SPER wants woman's toll debt paid, offers payment plans
THE State Penalties Enforcement Registry will not back down in its hunt to recover $40,000 in toll debt from an Ipswich woman.
Kylie Jones' bills piled up when she was diagnosed with ovarian cancer in 2015.
Unable to work and with thousands of dollars owing in medical expenses, Ms Jones said paying tolls was at the back of her mind.
An $18,521 bill from Transurban, the operator of the toll roads, doubled after it was referred to SPER.
Ms Jones pleaded with the register and asked for her debt to be reduced.
A spokesman for SPER said it was "always willing to reach acceptable payment arrangements based on an individuals or company's circumstances".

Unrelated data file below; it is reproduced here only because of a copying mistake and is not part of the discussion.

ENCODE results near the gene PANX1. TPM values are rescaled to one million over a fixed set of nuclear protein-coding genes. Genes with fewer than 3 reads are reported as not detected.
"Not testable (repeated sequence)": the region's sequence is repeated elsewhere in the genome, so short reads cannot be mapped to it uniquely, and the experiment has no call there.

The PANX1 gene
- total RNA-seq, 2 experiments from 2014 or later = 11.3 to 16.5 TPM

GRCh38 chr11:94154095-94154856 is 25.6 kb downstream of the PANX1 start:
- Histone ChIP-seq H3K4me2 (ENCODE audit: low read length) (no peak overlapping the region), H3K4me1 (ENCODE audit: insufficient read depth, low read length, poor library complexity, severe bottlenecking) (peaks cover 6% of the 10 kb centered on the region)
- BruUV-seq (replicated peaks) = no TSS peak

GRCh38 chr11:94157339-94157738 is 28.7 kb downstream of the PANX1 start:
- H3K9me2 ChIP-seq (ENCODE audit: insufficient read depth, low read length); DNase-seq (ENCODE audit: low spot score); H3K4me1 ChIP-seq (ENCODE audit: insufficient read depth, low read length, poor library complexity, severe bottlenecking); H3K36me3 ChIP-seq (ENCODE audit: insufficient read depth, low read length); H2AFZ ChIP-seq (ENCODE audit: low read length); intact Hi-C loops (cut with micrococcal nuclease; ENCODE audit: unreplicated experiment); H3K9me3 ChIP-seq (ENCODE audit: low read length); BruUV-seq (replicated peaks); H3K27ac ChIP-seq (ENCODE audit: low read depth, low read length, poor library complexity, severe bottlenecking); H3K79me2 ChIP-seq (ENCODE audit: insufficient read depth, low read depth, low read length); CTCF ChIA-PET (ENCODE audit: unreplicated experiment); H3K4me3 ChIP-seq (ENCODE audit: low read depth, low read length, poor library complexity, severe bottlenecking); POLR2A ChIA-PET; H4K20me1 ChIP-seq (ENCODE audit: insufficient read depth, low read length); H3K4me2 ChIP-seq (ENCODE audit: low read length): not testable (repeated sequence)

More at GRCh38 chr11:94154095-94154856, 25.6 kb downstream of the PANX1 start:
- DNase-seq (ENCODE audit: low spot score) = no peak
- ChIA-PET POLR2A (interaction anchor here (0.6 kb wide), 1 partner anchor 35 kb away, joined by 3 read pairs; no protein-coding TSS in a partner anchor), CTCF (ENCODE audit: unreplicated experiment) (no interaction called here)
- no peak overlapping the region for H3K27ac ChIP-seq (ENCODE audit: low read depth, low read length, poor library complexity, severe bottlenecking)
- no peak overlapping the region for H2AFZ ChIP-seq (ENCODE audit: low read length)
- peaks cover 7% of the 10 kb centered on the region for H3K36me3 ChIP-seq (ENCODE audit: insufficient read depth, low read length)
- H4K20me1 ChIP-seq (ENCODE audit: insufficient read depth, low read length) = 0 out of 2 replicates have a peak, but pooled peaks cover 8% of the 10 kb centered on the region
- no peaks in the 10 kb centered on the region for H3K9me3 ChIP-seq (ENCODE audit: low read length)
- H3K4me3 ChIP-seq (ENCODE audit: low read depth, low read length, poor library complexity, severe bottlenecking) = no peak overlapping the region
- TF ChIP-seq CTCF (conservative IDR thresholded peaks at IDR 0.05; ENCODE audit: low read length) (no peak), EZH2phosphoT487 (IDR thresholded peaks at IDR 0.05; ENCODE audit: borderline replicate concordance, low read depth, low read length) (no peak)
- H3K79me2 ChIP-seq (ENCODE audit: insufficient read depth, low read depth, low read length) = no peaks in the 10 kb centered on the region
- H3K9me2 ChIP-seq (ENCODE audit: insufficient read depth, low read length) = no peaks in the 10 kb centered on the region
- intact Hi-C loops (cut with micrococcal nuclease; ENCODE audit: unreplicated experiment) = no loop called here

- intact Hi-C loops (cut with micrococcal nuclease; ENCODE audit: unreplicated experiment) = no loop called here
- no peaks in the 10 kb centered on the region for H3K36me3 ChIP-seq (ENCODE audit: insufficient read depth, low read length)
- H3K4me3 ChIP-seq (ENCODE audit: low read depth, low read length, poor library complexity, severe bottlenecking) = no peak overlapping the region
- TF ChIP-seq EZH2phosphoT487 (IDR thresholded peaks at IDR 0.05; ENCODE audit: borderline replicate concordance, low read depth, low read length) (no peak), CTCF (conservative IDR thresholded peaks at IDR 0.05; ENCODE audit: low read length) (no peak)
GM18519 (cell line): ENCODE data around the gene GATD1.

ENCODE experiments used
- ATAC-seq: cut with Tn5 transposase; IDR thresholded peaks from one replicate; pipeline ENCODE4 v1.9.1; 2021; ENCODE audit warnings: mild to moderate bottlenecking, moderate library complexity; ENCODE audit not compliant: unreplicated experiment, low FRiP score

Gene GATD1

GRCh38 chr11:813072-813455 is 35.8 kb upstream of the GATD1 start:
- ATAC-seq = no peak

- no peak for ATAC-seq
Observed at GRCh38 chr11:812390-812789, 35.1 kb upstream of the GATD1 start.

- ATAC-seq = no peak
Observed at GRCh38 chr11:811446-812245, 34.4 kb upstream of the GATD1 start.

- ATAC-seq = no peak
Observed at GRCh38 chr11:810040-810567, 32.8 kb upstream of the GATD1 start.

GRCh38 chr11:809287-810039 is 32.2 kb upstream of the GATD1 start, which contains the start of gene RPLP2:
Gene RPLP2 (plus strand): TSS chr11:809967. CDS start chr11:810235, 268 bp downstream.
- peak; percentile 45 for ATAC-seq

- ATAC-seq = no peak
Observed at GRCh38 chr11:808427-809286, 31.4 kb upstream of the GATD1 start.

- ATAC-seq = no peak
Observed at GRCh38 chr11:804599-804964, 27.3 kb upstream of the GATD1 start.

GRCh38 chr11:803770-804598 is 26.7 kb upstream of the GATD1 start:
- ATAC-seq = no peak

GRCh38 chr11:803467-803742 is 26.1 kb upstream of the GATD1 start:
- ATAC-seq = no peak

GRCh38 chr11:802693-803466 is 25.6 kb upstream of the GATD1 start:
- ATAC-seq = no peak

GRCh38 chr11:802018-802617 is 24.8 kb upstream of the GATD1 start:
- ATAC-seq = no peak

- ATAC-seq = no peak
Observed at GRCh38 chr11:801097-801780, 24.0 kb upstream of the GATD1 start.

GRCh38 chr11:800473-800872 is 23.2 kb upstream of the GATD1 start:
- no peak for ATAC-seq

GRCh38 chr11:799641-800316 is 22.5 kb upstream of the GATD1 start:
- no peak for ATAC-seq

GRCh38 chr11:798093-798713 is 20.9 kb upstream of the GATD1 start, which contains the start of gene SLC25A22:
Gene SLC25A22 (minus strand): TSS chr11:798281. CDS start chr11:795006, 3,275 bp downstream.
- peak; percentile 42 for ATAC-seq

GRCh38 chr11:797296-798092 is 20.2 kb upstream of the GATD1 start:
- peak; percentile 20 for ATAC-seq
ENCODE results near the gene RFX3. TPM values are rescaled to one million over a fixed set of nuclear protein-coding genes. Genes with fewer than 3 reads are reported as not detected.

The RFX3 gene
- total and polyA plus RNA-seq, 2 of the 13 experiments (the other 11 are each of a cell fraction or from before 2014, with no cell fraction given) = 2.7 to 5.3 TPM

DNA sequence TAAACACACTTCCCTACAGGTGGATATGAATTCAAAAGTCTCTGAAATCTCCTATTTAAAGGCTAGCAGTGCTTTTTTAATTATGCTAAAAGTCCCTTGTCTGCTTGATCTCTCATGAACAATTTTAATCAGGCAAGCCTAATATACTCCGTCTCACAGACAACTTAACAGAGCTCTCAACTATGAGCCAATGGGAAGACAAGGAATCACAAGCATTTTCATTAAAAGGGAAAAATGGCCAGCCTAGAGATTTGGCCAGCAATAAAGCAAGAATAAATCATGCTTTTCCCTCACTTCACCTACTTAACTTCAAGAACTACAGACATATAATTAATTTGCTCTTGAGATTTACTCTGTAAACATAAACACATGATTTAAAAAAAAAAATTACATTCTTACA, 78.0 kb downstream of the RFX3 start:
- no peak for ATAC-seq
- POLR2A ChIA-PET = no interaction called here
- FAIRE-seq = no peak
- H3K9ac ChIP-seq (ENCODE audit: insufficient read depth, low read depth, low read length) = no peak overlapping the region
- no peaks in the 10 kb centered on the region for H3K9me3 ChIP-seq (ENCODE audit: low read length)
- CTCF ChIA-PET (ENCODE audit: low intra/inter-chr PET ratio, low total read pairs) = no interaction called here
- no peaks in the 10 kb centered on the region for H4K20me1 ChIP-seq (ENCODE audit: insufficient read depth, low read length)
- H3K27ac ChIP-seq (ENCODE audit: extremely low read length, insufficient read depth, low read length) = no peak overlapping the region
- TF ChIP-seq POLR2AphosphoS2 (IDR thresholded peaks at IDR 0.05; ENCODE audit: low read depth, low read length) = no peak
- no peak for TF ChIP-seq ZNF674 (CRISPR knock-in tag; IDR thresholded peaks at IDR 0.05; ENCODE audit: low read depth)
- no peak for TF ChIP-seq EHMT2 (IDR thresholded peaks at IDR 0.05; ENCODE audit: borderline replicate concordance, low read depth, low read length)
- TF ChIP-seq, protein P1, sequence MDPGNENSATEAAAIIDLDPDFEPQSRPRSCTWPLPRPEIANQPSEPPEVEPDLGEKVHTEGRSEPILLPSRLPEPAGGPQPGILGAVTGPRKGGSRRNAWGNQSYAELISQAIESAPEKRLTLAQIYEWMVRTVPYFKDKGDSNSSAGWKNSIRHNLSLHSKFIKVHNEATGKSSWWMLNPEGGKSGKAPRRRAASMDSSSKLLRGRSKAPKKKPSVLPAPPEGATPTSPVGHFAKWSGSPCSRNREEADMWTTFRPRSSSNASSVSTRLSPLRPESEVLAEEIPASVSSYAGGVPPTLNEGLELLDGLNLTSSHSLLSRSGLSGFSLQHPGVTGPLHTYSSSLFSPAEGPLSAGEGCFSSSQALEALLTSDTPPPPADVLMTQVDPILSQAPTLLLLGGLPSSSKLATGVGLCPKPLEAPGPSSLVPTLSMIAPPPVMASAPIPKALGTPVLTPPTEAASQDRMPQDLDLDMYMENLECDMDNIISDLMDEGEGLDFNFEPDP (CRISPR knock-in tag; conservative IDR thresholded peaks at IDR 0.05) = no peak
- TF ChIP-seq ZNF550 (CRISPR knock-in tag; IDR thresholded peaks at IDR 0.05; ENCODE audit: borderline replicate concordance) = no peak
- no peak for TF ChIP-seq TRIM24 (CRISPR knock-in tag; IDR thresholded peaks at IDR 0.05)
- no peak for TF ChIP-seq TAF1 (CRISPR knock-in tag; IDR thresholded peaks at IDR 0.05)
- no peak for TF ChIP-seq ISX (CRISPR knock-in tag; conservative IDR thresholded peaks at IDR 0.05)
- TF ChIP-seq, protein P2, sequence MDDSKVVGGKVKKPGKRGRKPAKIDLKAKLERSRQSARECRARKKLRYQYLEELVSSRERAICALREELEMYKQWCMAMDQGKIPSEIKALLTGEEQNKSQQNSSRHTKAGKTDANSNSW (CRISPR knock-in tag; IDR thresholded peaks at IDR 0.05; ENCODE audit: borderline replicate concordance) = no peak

"If a customer contacts SPER to resolve their debt, SPER can then work with them to determine an acceptable payment arrangement. If they don't, SPER will take one or more enforcement actions to recover the debt," he said.
"The government introduced legislation to change the way SPER operates - making it easier to recover debts, simpler for people to pay and fairer for people experiencing hardship."
LNP Leader Deb Frecklington called for people to have their say on Queensland's toll roads in a recently established parliamentary committee.
To have your say visit parliament.qld.gov.au/work-of-committees/inquiries before 4pm on August 7.